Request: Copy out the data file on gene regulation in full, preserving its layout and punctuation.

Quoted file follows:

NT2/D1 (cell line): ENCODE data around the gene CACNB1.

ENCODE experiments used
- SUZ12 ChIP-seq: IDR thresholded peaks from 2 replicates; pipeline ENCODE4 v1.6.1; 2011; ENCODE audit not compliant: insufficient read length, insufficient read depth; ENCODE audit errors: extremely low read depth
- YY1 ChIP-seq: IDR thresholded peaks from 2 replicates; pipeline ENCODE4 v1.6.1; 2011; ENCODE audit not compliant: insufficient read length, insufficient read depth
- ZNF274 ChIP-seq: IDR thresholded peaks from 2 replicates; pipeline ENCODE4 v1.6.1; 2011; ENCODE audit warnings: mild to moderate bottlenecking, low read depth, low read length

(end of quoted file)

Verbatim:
NT2/D1 (cell line): ENCODE data around the gene CACNB1.

ENCODE experiments used
- SUZ12 ChIP-seq: IDR thresholded peaks from 2 replicates; pipeline ENCODE4 v1.6.1; 2011; ENCODE audit not compliant: insufficient read length, insufficient read depth; ENCODE audit errors: extremely low read depth
- YY1 ChIP-seq: IDR thresholded peaks from 2 replicates; pipeline ENCODE4 v1.6.1; 2011; ENCODE audit not compliant: insufficient read length, insufficient read depth
- ZNF274 ChIP-seq: IDR thresholded peaks from 2 replicates; pipeline ENCODE4 v1.6.1; 2011; ENCODE audit warnings: mild to moderate bottlenecking, low read depth, low read length